A Long Strange Trip by Ellen Gelerman is a what-if chapter set during Elizabeth's stay at Netherfield while nursing Jane. Elizabeth, Mr. Darcy, Mr. Bingley and the Hursts eat tainted mushrooms causing some serious breaches in impropriety and unruly behavior.Only Caroline Bingley is left to look on in a mixture of jealously and horror. I really didn't like this story. It stretched my credibility too much. Cook should have known which mushrooms were safe to eat. I didn't like what happened between Lizzie and Darcy. His solution to makes sense but not for him at that point in the story. This whole thing is just too bizarre for me. Warning: subtle sensuality.

An Ink-Stained Year by Valerie T. Jackson is a unique sequel of sorts. It focuses on Caroline Bingley and Colonel Fitzwilliam. Following her brother's marriage and the dashing of her hopes for landing Mr. Darcy, Caroline is sent to London to be a companion to an elderly relative. There she meets Colonel Fitzwilliam, who is in London on medical leave/business for his father. Caroline corresponds with her brother and Jane while Colonel Fitzwilliam writes to his cousin.The letters are well written and incorporate some sly nods to other fan fiction stories. The growing relationship and will they/won't they between the main characters is nicely drawn out and realistic given the etiquette of the period. This is my favorite story in the collection. It's different but it fits within the canon nicely.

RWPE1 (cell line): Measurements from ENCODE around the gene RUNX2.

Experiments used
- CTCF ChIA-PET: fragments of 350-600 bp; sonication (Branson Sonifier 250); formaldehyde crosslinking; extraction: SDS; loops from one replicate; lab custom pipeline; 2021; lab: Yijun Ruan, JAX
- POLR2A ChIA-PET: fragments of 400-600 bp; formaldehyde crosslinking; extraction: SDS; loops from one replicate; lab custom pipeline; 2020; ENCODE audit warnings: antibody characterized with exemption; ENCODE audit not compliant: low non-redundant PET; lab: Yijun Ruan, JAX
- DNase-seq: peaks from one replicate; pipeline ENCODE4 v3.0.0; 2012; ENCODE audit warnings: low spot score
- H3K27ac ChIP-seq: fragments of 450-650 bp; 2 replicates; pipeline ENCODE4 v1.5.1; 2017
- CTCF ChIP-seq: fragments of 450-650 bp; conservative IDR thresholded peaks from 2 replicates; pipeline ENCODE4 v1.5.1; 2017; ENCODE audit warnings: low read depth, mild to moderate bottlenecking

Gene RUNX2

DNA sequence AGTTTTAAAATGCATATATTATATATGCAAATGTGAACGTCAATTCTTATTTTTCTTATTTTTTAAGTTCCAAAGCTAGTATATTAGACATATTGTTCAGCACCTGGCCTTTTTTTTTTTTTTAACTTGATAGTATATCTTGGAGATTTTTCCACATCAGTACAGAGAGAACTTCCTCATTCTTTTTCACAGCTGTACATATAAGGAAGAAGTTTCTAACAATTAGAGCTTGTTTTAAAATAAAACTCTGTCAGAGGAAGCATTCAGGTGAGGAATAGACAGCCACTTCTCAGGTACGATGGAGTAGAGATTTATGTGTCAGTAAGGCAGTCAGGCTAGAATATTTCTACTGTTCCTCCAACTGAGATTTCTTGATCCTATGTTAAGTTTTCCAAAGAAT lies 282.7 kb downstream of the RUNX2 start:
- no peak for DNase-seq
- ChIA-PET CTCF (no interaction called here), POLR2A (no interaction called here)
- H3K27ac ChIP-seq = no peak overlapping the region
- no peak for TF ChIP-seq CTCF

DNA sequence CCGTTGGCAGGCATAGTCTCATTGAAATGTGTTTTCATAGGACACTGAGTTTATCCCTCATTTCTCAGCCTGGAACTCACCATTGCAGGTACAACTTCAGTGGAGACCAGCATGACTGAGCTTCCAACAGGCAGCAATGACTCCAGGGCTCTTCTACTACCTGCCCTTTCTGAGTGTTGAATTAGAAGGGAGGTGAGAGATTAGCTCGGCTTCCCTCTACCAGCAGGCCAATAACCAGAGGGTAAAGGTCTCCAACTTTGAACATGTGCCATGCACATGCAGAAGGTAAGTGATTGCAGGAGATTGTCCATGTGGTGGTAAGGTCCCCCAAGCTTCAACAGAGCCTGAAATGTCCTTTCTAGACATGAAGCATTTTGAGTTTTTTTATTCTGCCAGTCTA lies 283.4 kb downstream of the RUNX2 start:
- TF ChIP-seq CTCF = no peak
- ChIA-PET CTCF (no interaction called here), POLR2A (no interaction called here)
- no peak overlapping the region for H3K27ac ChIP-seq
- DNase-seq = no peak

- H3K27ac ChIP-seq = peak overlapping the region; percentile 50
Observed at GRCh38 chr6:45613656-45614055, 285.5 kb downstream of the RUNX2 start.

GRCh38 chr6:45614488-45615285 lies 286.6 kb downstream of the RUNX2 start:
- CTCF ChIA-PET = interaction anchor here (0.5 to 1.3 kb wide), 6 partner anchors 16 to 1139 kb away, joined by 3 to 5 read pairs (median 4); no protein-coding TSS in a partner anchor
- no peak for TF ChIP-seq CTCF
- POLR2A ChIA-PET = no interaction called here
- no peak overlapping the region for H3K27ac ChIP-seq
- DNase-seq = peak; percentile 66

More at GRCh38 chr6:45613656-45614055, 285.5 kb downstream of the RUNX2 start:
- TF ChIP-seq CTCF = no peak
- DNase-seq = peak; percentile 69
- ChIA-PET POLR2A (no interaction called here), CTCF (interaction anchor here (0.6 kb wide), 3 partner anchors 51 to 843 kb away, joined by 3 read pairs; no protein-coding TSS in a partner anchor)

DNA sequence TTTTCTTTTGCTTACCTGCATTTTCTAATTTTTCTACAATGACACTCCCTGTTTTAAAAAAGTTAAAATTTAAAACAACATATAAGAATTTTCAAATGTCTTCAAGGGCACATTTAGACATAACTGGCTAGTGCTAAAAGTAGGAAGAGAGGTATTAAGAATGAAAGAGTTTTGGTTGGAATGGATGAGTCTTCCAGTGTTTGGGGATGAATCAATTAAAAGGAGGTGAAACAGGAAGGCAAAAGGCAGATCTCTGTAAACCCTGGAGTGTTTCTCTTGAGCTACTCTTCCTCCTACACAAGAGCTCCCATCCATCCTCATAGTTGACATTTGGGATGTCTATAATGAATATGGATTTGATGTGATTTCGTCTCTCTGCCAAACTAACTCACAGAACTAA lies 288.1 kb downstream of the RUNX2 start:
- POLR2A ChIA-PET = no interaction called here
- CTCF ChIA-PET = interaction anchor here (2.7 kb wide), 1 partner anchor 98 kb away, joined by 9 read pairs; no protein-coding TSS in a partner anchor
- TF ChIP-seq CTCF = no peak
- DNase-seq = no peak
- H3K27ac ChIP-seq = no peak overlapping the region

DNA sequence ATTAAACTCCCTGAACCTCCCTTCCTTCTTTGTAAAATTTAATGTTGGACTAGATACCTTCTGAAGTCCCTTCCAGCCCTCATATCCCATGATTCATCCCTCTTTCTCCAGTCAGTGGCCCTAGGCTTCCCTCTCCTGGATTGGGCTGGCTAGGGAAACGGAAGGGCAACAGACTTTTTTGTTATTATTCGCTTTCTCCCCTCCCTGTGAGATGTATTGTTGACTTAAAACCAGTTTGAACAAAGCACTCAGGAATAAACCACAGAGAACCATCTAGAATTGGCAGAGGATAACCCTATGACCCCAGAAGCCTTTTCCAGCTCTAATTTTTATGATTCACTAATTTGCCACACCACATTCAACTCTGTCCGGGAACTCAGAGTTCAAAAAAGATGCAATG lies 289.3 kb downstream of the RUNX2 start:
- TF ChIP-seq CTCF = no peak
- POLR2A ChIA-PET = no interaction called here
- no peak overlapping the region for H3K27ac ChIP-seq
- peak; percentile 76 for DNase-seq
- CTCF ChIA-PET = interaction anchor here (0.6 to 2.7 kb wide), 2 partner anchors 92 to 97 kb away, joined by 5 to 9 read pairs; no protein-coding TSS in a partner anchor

The Potential of Kitty Bennet by Jessica Keller is Kitty's story. In the year following Elizabeth and Jane's marriages, Kitty becomes the only child left at home. She chafes at being the unmarried daughter, yet she can't figure out an identity of her own. Upon a visit to Elizabeth, she declares her intentions of marrying a wealthy man who can keep her in style. Elizabeth of course, counsels her younger sister to marry for love. Kitty confides her growing pains to the handsome young clergyman, Mr. Denton. He's not rich, but he's kind and a good listener. Then Kitty's head is turned by an old schoolmate of Darcy's. She thinks she is on the verge of getting everything she's ever wanted, yet it doesn't feel right. It takes a near tragedy and a dashing rescue for her to realize what her heart wants. I liked this story a lot. The author did a nice job of capturing the growing pains of a teenage girl. The plot was painfully obvious as it was copied from Pride and Prejudice, Sense and Sensibility and every Regency from Georgette Heyer onwards. The obviousness of it all made this story a bit difficult to get through but I liked seeing Kitty grow and come to discover who she is. 

A Good Vintage Whine by Tess Quinn is a "what-if" scene set after Bingley's proposal to Jane and Darcy's return to Netherfield. Bingley is hosting a dinner party for his in-laws and gets locked in the wine cellar with Mr. Darcy. After consuming numerous bottles of wine, Darcy loses his reserve and confesses his love for Elizabeth to his dearest friend. This is a cute what if story. I can sort of see it happening. I liked watching Mr. Darcy unbend a bit and confide and confess to Bingley. This story is a bit of frivolous fun.

Georgiana's Voice by J.H. Thompson is Georgiana's story and her version of the events of Pride and Prejudice. This story never really gets off the ground. It's largely a retelling of events from Georgiana's point-of-view. I liked the relationship between the siblings and Georgiana's sly meddling. I don't get the impression from the original novel that she would dare to do that though, so I don't really think her characterization is consistent. This story is largely unmemorable. Those interested in Darcy's backstory and how he came to be the man he is will like this one because it fills in some of the blanks.